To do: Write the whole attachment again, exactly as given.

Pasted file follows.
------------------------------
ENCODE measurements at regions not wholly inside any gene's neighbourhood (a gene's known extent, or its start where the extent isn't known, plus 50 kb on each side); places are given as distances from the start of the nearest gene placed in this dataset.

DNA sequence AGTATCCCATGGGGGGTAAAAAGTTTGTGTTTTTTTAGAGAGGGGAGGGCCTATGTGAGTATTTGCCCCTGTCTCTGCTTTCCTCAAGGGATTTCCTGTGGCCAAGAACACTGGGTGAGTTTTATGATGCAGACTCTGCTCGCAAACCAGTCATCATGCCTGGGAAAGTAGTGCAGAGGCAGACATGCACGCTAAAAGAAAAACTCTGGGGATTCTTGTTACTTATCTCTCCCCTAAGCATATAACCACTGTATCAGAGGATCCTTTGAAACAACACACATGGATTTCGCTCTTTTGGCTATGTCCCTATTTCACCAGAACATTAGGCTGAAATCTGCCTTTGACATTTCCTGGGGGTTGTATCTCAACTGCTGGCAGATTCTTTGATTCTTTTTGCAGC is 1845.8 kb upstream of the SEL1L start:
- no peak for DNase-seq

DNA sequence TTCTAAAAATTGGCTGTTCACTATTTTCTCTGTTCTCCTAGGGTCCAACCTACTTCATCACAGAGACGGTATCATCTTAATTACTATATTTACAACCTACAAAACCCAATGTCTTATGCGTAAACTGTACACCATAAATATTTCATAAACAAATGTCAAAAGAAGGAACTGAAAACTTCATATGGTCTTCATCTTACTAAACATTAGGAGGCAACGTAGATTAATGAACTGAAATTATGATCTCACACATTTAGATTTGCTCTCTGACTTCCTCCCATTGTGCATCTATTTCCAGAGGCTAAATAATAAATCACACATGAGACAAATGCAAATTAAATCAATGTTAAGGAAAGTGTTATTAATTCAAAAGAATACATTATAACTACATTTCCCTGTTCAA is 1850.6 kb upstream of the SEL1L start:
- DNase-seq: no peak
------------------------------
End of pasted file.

ENCODE measurements at regions not wholly inside any gene's neighbourhood (a gene's known extent, or its start where the extent isn't known, plus 50 kb on each side); places are given as distances from the start of the nearest gene placed in this dataset.

DNA sequence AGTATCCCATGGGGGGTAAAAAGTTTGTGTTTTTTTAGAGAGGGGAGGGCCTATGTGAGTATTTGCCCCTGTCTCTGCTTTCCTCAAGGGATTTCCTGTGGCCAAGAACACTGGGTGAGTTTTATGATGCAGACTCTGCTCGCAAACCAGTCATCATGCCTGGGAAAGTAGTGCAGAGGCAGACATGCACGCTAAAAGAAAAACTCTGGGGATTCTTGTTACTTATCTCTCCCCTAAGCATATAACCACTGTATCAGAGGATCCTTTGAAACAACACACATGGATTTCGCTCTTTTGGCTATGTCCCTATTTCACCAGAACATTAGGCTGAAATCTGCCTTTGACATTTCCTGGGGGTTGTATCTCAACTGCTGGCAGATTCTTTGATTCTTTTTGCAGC is 1845.8 kb upstream of the SEL1L start:
- no peak for DNase-seq

DNA sequence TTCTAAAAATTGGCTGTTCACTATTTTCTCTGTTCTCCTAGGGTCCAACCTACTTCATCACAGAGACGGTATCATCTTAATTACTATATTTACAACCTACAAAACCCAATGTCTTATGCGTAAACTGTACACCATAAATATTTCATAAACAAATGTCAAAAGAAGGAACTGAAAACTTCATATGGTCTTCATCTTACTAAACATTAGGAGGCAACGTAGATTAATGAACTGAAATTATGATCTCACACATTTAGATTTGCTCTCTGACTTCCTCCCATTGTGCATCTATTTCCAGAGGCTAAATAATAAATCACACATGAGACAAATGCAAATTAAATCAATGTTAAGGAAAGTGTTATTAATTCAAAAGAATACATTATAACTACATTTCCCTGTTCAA is 1850.6 kb upstream of the SEL1L start:
- DNase-seq: no peak